Beautiful evergreen foliage with fantastic berries like marbles: prickly heath is an asset to brighten up your garden and patio for months.
Prickly heath - officially called Pernettya - is an evergreen low shrub with small leaves. These are a shiny dark green, which contrasts beautifully during the flowering in May and June with the clusters of small, generally white bell-shaped flowers. Those flowers then turn to beautiful eye-catching large berries which remain on the plant for a long time like clusters of pearls. The berries can be white, lilac, pink, crimson, brilliant pink, dark red and white with pink spots, depending on the variety. Prickly heath can be planted in the ground, where it grows as groundcover. However, the plant also looks great in containers and pots, which shows off the fabulous berries even better.
This Latino thrives in the shade
Prickly heath is native to the south of Argentina and Chile down to Tierra del Fuego. It grows in extensive fields there. The plant is a member of the heather family, and is a sister of the checkerberry. Prickly heath grows sideways, with a diameter of some 1.5 metres in the wild. The cultivated version stays much smaller. It shares its wild sibling's characteristic of remaining compact in the sun, and spreading in the shade where it needs more pruning.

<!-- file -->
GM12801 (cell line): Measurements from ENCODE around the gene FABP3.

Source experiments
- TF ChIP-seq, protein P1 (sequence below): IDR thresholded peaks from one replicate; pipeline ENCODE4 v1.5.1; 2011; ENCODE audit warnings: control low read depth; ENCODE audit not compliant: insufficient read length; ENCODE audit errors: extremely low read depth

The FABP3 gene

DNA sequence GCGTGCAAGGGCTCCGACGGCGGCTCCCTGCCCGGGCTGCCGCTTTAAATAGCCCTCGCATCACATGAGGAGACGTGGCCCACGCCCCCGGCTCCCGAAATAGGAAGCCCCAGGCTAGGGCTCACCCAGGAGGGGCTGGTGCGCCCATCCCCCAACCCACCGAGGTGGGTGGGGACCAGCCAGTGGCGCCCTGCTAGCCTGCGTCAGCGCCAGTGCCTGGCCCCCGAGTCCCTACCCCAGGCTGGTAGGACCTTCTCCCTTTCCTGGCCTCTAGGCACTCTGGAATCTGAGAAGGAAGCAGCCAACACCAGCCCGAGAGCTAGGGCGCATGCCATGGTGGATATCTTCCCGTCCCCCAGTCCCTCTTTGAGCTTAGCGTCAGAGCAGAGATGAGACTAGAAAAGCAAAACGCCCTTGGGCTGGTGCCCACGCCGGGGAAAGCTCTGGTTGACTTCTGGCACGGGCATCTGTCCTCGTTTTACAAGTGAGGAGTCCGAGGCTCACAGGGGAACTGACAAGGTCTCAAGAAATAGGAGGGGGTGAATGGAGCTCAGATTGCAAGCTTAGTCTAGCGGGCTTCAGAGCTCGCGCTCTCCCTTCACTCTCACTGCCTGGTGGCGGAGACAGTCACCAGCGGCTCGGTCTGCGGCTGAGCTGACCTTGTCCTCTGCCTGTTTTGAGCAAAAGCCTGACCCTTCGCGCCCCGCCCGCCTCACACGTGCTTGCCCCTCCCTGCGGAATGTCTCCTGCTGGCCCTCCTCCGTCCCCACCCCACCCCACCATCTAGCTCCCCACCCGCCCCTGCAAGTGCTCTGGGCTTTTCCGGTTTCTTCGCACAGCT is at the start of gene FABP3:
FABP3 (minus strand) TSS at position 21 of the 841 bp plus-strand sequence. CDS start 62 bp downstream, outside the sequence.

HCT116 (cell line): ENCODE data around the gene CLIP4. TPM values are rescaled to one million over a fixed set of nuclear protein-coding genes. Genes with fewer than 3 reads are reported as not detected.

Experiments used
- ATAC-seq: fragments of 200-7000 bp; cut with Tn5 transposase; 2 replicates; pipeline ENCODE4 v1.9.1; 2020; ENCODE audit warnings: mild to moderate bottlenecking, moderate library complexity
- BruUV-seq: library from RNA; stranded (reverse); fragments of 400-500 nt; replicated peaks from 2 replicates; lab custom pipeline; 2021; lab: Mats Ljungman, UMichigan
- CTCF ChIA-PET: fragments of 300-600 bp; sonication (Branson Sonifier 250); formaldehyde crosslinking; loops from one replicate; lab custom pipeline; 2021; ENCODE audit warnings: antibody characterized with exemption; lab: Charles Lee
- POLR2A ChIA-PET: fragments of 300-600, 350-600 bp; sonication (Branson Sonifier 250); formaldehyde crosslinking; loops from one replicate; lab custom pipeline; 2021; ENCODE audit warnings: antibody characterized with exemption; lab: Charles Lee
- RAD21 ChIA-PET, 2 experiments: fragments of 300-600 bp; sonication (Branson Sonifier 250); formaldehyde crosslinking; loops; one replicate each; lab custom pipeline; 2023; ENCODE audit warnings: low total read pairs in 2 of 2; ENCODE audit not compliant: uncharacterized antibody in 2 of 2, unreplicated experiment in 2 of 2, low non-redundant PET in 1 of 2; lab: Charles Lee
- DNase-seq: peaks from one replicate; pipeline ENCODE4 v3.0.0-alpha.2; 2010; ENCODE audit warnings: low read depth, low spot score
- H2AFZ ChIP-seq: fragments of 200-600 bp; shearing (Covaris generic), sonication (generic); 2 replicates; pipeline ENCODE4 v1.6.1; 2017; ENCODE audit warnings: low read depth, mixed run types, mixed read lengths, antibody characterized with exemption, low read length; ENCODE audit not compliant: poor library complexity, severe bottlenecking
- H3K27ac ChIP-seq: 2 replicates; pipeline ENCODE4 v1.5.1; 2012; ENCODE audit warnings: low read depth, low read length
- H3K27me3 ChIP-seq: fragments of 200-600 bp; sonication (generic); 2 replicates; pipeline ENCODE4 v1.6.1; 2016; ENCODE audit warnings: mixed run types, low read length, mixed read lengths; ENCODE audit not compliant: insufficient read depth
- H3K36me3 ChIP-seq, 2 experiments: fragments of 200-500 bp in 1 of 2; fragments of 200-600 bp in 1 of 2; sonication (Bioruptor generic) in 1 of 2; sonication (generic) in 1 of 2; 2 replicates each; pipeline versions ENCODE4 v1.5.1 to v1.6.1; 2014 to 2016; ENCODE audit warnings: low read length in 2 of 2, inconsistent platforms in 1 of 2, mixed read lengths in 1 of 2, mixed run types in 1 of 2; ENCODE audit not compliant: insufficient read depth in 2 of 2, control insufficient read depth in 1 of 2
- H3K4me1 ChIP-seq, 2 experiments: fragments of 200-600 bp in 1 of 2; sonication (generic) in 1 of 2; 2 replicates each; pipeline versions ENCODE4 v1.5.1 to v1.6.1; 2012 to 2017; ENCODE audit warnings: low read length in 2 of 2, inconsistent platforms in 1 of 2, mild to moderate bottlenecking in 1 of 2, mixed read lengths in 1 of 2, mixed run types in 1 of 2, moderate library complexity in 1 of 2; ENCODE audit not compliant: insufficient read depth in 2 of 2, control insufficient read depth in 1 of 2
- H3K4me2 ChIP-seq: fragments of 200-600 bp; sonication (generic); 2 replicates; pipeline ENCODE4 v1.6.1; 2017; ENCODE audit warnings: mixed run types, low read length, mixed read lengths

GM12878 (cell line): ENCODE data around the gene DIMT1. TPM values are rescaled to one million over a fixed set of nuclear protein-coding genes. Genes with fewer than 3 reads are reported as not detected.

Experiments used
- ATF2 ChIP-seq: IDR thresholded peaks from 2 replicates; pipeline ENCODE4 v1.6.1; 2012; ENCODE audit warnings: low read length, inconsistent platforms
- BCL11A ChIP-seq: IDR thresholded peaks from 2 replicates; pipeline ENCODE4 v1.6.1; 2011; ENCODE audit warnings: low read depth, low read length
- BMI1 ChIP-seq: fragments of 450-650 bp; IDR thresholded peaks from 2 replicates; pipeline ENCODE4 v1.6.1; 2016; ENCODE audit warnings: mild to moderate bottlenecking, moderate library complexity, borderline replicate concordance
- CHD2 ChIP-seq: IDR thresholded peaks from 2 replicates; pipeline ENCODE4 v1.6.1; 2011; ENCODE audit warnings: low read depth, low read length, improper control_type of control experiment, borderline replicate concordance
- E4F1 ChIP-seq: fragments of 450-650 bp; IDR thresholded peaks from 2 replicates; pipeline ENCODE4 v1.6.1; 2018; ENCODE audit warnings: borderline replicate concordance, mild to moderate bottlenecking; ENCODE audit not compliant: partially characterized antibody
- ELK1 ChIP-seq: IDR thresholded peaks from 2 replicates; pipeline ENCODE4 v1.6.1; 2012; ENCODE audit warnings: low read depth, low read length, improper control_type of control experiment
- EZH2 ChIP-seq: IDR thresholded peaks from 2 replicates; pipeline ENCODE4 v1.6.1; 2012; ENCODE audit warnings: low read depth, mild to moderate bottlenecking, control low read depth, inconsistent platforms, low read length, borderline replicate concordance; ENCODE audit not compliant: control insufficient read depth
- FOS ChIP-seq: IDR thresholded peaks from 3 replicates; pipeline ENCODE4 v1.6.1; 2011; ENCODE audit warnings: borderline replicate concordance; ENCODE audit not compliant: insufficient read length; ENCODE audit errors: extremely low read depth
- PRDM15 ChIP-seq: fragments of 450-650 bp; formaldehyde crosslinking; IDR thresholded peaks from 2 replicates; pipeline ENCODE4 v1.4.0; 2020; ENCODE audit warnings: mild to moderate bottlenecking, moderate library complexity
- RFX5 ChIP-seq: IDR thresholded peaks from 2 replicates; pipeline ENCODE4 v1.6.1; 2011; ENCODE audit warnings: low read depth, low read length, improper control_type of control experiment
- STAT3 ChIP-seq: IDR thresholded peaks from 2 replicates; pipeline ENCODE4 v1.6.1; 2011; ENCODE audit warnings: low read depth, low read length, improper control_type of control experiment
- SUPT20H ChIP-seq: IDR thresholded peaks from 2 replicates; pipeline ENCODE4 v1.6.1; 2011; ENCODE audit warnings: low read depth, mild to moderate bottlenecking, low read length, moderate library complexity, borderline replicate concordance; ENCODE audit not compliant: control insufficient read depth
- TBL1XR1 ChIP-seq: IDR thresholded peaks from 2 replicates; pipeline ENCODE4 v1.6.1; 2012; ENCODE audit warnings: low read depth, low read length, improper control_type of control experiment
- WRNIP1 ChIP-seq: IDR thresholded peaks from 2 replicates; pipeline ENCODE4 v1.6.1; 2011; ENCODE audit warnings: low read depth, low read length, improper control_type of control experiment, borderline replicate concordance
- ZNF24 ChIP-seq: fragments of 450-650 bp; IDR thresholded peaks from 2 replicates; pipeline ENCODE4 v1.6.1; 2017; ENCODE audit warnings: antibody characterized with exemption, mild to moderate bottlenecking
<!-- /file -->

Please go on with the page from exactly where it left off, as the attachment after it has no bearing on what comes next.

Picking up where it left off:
Perfect feature in an autumn garden
Thanks to the strong colour combination of white and green, prickly heath is very good for bringing winter style to the garden. The plant looks cool and regal in robust grey. It's trendy and warm in white or copper-coloured bowls. And with a red base it looks classic. Planted in containers, the white berries of the fairly low plants combine beautifully with swaying grass and ivy to bring some movement to your arrangement.
Only the female plant wears berries like pearls in the autumn. She can be identified by her white flowers with a pistil; Mr. Prickly Heath only has stamens. If you want the plant to last, make sure you buy at least one male plant together with a number of ladies in the spring. The male is incredibly virile; he can fertilise up to thirty female prickly heath plants on his own. The male plants can be placed alongside the ladies, but will also cope with a distance of a few metres. The wind and bees will then do the rest. Only when the flowers have been fertilised will they grow into beautiful coloured berries in the summer which continue to give colour all through the autumn and winter. In the autumn female plants are on sale ready-fertilised, complete with berries, which is convenient.
Prickly heath trivia
The plant's official name is Pernettya mucronata.
Prickly heath is the most common plant above the tree line in the volcanic regions of southern Chile.
The wild berries can be eaten by birds. The cultivated version is not suitable for human consumption.
The name is derived from the Latin word 'Perneo', which means to spin around. The word refers to the round berries which are as large as marbles.